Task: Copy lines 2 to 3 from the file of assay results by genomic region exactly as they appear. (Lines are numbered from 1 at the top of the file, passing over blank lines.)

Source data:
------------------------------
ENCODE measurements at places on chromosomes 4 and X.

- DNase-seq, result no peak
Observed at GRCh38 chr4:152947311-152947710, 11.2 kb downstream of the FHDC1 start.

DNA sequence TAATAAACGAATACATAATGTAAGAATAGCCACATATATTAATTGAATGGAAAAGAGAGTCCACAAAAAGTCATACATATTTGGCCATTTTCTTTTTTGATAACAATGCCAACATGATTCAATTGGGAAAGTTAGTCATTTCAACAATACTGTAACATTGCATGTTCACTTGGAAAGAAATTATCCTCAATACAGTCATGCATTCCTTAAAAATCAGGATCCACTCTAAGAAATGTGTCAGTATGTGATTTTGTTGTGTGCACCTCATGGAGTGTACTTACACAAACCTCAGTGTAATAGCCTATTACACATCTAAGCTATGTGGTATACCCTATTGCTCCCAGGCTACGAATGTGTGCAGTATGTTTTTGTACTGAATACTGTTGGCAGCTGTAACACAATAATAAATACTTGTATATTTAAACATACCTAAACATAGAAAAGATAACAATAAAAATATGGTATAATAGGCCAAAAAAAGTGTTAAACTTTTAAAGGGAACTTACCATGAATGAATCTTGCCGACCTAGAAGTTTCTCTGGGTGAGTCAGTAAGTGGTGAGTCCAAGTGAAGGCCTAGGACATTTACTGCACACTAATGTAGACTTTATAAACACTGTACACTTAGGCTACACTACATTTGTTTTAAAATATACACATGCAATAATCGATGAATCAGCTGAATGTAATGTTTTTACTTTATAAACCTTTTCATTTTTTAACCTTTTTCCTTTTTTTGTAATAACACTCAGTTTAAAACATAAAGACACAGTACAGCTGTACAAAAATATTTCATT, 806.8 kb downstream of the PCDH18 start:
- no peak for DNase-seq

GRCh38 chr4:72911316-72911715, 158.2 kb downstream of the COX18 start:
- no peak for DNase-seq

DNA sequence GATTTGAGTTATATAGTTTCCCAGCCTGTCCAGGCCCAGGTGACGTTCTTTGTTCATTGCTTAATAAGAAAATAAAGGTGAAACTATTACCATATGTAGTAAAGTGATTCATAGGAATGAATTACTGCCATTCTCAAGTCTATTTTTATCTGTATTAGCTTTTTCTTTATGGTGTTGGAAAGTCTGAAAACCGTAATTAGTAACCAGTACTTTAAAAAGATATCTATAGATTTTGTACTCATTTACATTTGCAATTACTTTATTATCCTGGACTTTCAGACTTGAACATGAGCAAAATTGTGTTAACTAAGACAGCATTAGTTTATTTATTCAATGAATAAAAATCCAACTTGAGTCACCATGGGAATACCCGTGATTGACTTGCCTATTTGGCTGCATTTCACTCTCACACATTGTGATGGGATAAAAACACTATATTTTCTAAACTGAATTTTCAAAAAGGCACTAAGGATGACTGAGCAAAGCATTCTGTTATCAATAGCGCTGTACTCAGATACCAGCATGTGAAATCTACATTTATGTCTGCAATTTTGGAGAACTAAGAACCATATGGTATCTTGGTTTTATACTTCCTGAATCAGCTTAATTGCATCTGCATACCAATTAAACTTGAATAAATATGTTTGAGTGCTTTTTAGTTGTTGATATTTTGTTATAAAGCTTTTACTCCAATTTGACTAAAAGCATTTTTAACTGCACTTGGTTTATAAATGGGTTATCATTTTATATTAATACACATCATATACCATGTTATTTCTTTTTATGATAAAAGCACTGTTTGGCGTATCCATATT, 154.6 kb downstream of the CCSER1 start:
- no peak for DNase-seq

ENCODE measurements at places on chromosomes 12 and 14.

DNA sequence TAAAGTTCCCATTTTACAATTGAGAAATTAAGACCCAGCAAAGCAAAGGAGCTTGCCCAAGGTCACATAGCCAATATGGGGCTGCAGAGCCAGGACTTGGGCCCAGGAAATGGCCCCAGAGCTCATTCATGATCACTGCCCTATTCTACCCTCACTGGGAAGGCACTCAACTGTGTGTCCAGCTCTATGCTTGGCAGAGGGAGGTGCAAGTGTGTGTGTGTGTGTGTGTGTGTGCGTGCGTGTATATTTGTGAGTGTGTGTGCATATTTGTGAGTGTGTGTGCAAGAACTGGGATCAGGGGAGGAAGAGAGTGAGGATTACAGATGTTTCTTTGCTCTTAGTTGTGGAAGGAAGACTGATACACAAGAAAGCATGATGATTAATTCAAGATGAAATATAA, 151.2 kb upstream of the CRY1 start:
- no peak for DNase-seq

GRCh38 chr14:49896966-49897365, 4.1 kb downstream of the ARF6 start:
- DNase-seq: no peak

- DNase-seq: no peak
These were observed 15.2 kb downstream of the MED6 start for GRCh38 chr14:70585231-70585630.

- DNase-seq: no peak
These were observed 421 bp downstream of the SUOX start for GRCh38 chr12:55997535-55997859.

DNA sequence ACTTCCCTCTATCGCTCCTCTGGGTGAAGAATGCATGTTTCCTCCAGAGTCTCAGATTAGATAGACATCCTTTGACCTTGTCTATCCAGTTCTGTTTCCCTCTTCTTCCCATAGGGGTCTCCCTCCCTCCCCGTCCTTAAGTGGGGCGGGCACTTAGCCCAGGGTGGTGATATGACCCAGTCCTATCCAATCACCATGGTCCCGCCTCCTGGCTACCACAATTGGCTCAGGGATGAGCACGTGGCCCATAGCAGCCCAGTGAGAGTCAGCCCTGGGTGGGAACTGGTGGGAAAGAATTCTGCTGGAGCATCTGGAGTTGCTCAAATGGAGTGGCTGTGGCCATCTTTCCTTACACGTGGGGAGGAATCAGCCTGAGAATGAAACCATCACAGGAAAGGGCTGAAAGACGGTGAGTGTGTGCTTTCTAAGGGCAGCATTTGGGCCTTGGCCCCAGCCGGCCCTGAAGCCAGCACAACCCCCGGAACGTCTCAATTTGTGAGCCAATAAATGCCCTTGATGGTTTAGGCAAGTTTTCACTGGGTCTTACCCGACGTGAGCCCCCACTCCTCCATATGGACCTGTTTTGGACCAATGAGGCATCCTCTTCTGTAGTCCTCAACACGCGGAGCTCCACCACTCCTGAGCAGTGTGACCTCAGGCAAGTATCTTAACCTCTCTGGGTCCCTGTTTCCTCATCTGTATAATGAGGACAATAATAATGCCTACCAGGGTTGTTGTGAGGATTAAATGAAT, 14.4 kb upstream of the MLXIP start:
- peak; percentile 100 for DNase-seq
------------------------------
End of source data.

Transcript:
- DNase-seq, result no peak
Observed at GRCh38 chr4:152947311-152947710, 11.2 kb downstream of the FHDC1 start.